First responders in Vancouver attend to an overdose patient after three doses of naloxone fail to revive him. Every day there are victims of overdoses related to the opioid crisis in Canada, a crisis which is on the rise again during the COVID-19 lockdowns (CBC)

Overdose deaths spike amid coronavirus situation

COVID isolation and restrictions suspected as contributing factors

While most attention from politicians and media worldwide has been focussing on the COVID-19 situation, another health and societal crisis has been growing.

This involves use and deaths from opioids and fentanyl.

In west coast British Columbia there were more overdose deaths in the single month of May than from  the virus up to the beginning of this week.

As of the June 13th there were 168 virus deaths, but 554 overdose deaths in the province with 170 in May alone. Since 2016 there have been some 5,000 deaths from overdoses.  Deaths had been decreasing in 2019 but have increased since the pandemic

Most of those deaths in May involved fentanyl and authorities say the opiod drugs on the street now are highly toxic with a level of fentanyl concentration higher than ever seen previously.

Police block an alley as paramedics respond to an overdose victim in Vancouver’s Downtown Eastside in May. More than 82 per cent of overdose deaths last month in B.C. involved fentanyl. (Ben Nelms/CBC)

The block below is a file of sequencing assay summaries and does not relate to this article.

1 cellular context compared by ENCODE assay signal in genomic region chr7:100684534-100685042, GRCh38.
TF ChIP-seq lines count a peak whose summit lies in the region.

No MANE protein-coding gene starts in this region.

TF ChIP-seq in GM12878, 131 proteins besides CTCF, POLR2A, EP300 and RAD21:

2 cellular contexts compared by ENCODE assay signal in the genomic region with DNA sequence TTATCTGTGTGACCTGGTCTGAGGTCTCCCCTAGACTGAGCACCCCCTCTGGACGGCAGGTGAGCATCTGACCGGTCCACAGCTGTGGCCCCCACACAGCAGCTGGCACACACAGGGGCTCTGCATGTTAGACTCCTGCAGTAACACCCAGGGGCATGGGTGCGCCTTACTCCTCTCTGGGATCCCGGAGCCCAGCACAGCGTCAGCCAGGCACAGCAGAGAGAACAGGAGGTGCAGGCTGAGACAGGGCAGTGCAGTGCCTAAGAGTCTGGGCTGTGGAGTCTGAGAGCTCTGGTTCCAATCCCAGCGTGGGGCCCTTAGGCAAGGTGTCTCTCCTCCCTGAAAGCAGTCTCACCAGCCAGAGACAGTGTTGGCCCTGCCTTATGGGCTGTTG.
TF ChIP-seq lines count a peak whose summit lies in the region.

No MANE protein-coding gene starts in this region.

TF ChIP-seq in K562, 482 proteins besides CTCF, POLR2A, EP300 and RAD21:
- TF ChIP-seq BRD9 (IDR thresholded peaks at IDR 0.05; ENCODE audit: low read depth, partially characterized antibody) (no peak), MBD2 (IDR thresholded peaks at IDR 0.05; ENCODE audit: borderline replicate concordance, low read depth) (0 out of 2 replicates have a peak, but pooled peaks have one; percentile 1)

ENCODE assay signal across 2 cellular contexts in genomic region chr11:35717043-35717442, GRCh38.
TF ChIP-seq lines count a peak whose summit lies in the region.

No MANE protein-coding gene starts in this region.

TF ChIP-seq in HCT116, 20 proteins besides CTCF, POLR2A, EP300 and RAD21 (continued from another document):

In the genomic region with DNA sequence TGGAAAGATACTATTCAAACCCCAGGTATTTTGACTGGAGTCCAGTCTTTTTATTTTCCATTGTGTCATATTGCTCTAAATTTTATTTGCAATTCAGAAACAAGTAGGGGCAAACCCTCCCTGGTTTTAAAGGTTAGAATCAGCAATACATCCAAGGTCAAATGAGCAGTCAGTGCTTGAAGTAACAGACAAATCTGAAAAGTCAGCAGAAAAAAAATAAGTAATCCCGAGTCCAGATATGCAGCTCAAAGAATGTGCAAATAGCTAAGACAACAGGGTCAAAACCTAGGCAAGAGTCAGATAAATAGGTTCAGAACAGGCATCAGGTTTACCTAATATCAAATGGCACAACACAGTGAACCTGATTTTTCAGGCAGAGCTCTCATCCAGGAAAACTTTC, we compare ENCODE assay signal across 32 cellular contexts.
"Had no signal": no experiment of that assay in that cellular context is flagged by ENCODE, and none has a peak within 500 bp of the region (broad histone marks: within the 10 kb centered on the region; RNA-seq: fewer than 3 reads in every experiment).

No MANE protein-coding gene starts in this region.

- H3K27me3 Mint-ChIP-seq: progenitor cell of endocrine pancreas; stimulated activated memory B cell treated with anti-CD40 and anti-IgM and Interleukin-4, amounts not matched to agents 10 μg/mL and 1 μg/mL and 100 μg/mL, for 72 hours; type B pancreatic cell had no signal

Officials speculated that measures to prevent spread of the virus had lead to concerns that the normal supply line  of illegal drugs would dry up leading to other and more toxic sources. The virus has also put a severe strain on access to supervised drug sites, overdose prevention sites, and drug verification sites. The latter is where users could leave a small sample to have it analysed for toxicity levels.

In neighbouring Alberta in the three months from March to May, opioid related calls to Emergency services  more than doubled compared to last year, from 257 to 550.

Meanwhile to the east, a surge in overdose deaths in the capital of the prairie province of Manitoba is also increasing concerns. At least 14 have died in the past few months, some apparently suicides.Officials are also speculating that isolation due to COVID-19  may be behind the increase.

Although total death numbers aren’t available, calls to the 911 emergency line for crystal meth and opioid poisonings  increased 66 per cent in April and May over the same period last year.

In Ontario, with Canada’s most populous urban centres, official are also seeing an epidemic of overdose deaths. Officials report an approximate 25 per cent increase in deaths from March to May this year compared to the same three month period last year.

Various centres dealing with drug use are also being restricted due to COVID-19 with things like social distance requirements reducing the number of people that can access services by about half.

Dr. Jennifer Brasch is a psychiatrist who works with addicted patients in Hamilton. She says various isolation restrictions related to the coronavirus has increased stress on addicts who may be pushed to use more substances to cope ( CBC News)

This is in addition to other situations associated with the virus health emergency restrictions.

Dr. Jennifer Brasch leads addiction psychiatry at St. Joseph’s Healthcare in Hamilton, Ontario. Quoted in the CBC she said, “It’s very stressful to be socially isolated and fearful of catching COVID-19, When people are stressed and anxious, they may use more substances in order to cope.”

Over 15,000 opioid related deaths have occurred in Canada between January 2016 and December 2019 according to federal data

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